What @cdiedrich has proposed can be described more in detail, maybe you have missed it?
- set add-arp=yes on all dhcp servers
- make all the current dhcp leases which you recognize (most important, the PC from which you configure the machine) static
- make the address-range of all ip pool items used by dhcp servers incompatible with the subnets attached to the interfaces on which the dhcp servers are listening
- set arp=reply-only on all LAN interfaces to which IP configuration is attached
With this setup,
- when a known device connects, it will get a dhcp lease with a fixed IP address from the correct subnet, and the mapping between its IP address and its MAC address will get stored in the arp table, so it will be able to communicate bidirectionally
- when an unknown device connects and asks for an address using DHCP, it will get one but not from any of the subnets so it won't get any response packets. But this allows you to add new devices to the whitelist by making these leases static and changing the IP address in them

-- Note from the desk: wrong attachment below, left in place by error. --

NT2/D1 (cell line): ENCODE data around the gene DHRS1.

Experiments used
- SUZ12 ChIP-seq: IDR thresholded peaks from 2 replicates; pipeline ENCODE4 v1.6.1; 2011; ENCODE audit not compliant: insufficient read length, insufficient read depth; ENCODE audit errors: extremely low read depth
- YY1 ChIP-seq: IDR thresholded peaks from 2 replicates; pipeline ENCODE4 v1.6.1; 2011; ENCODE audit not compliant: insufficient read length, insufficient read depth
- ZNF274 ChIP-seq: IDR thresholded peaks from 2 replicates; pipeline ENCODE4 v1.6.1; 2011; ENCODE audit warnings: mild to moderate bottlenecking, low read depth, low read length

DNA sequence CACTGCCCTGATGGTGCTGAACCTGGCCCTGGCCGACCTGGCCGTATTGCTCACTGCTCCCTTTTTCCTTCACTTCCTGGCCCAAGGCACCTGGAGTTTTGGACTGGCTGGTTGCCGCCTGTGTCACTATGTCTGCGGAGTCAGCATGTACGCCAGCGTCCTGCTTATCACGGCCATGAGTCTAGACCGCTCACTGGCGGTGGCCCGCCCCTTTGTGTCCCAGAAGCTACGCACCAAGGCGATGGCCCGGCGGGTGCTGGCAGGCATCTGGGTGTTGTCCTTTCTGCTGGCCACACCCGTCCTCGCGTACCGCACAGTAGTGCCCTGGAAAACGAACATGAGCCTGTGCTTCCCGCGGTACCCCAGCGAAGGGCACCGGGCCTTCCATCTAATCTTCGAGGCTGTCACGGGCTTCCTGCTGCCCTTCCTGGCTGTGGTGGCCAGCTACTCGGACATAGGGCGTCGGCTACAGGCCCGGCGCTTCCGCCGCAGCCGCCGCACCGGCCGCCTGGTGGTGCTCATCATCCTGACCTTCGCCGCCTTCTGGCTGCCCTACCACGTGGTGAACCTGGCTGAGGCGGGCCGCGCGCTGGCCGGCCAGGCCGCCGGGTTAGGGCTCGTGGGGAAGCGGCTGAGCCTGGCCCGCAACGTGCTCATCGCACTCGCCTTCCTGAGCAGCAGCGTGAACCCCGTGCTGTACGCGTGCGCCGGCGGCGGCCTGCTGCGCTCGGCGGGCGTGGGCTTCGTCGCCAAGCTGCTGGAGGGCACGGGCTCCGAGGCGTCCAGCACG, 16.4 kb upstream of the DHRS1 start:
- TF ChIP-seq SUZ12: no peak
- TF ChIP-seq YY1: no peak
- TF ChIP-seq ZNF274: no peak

- when an unknown device connects and manually sets up an address from the proper subnet, it won't get any response packets because its MAC address won't be stored in the arp table and Mikrotik won't use ARP to determine it.
However, all the above can be outsmarted by changing the MAC address of the "alien" device to one of those for which a static lease exists, same like any other access control method which is based on use of an authentication factor which can be intercepted and spoofed because it traverses the network in plaintext (i.e. not encrypted).
802.1X requires that the client knows a secret which is not sent in plaintext, so it cannot be found by just connecting to your switch and sniffing the broadcast traffic for a while - which is how the attacker can easily identify whitelisted MAC addresses. And the secret is individual per client so by sharing it with friends, the client risks that he'll be unable to connect himself.
So 802.1X is the way to go, but Mikrotik has only got halfway so far (yet thanks for at least that after all those years!) - it can talk to the connected devices and control the ports using 802.1X, but its embedded RADIUS server (the User Manager) doesn't support EAP yet, so you need an external one at the moment.
Instead of writing novels, post /export hide-sensitive. Use find&replace in your favourite text editor to systematically replace all occurrences of each public IP address potentially identifying you by a distinctive pattern such as my.public.ip.1.